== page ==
14. 14. Three Principles for designing effective tele-health progs for LTCs •Need to help people living with conditions to: • Build effective relationships with doctors, nurses and others. •Be a good fit between the technology and everyday routine of the patient •Provide a clear visual record of health results, such as blood glucose readings. • Vassilev I, Rowsell A, Pope C et al. Assessing the implementability of telehealth interventions for self-management support: a realist review. Implement Sci. 2015;10:59.
  15. 15. self-care • Interventions improve motivation to improve self-care This has helped since I've had the graphs going, that I know that day I had a drink, or extra piece of cake, so I make sure now that once I've had my dinner I don't take nothing else (ID78, M, 75yrs, diab)
  16. 16. “That big one, when it's gone up to eleven... which isn’t too bad? That was my birthday when I had a curry night and the kids came around and gave me about four Baileys” (ID78)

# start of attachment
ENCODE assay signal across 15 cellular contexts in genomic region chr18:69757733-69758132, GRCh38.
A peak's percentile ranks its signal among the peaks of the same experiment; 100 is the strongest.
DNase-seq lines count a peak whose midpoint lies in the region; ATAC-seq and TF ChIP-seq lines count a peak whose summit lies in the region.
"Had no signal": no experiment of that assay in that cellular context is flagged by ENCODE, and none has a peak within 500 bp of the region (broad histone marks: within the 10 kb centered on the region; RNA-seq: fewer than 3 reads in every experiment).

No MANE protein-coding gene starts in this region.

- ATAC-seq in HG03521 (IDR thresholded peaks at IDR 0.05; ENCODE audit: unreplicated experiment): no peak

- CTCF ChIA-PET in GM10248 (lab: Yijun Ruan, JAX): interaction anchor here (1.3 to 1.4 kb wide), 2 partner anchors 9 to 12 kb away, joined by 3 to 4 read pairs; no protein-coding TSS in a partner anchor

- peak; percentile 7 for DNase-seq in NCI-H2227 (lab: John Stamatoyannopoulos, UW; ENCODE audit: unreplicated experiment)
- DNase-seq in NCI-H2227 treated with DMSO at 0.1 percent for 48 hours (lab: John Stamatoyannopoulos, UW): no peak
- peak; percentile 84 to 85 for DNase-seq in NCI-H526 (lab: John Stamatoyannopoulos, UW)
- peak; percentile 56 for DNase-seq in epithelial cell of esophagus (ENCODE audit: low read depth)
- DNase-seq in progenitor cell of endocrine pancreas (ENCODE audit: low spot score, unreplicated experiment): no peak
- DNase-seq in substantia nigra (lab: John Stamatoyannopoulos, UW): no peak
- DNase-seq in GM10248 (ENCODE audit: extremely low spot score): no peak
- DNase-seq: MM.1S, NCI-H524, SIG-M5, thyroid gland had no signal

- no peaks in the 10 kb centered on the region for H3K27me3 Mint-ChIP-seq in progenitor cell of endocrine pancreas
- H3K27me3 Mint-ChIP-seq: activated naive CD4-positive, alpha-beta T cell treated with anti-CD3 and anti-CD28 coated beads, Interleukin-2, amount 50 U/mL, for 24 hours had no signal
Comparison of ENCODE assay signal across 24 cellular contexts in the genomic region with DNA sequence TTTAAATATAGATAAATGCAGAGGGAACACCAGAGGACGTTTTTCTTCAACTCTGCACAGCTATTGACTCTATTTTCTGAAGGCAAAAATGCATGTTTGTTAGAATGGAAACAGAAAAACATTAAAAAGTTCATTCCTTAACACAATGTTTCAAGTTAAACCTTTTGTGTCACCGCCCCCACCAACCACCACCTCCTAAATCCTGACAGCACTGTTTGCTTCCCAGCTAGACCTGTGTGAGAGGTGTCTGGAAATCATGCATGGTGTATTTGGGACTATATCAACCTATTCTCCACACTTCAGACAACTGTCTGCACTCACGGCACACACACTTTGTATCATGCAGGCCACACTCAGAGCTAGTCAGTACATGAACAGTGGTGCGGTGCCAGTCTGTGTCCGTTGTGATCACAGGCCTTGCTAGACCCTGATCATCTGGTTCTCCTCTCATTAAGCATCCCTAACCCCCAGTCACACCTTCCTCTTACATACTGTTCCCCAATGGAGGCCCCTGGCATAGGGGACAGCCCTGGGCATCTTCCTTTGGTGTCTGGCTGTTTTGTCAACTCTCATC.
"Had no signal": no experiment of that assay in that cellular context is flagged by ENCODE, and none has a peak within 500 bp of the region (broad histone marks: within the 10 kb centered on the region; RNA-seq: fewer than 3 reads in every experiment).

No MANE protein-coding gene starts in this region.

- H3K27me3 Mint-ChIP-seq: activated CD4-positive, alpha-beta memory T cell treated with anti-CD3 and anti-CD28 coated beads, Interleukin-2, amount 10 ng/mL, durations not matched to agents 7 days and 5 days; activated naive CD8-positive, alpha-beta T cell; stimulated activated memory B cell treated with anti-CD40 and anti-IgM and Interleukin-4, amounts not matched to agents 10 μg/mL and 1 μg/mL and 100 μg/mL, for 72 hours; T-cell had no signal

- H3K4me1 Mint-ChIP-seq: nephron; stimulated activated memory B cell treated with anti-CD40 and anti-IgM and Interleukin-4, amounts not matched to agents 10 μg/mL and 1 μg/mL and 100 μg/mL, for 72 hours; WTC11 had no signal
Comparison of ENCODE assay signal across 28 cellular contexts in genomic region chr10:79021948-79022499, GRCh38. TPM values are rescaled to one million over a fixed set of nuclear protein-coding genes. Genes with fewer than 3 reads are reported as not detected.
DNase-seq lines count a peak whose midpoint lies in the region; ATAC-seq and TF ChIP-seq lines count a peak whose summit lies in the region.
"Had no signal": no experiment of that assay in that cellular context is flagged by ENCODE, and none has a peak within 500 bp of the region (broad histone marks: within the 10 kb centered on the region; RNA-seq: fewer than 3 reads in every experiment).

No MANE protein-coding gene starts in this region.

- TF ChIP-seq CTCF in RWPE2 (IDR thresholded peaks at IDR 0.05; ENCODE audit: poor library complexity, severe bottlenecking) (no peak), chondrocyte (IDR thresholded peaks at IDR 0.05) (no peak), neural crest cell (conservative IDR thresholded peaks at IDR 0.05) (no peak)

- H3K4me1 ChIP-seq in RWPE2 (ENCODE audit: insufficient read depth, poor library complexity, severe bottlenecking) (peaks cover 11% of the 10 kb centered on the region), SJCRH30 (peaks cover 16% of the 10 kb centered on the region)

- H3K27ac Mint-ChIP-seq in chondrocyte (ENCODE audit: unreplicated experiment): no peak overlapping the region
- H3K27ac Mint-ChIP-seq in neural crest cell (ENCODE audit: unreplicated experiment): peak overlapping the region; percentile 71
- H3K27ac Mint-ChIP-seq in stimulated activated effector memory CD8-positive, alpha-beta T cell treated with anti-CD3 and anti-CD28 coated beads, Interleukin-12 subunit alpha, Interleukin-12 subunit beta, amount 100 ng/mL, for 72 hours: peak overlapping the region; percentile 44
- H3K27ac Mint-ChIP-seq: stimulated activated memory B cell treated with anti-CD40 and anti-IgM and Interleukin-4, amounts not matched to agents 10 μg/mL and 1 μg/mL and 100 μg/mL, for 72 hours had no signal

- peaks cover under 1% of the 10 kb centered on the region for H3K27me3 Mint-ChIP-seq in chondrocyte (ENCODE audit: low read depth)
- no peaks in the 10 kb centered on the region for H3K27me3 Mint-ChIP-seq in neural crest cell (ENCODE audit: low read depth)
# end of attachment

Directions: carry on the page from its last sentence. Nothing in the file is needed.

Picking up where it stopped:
17. 17. BUT Monitoring could also undermine self-care strategies I think you feel like you're not in control of your life… from how he explained it, you tended to have to do your blood test every single day… I try to be a bit more relaxed and… I just felt it, it did put a bit more pressure on me…” (ID31, W, 61 yrs, Diab)
  18. 18. Threats to health and independence IF not targeted appropriately I'd feel more crippled… As long as I can get out, that's all I am worried about…We see these old people... hobbling along, like, you know, and we're walking.. (ID28, M, 84 yrs, HF,)
  19. 19. Perceptions of technology • Concerns about technical competency The older you get the more forgetful you get… younger people obviously are computer wise… when you are not used to it you need to read the manual every time. (Wife of ID33 M, 66yrs, COPD)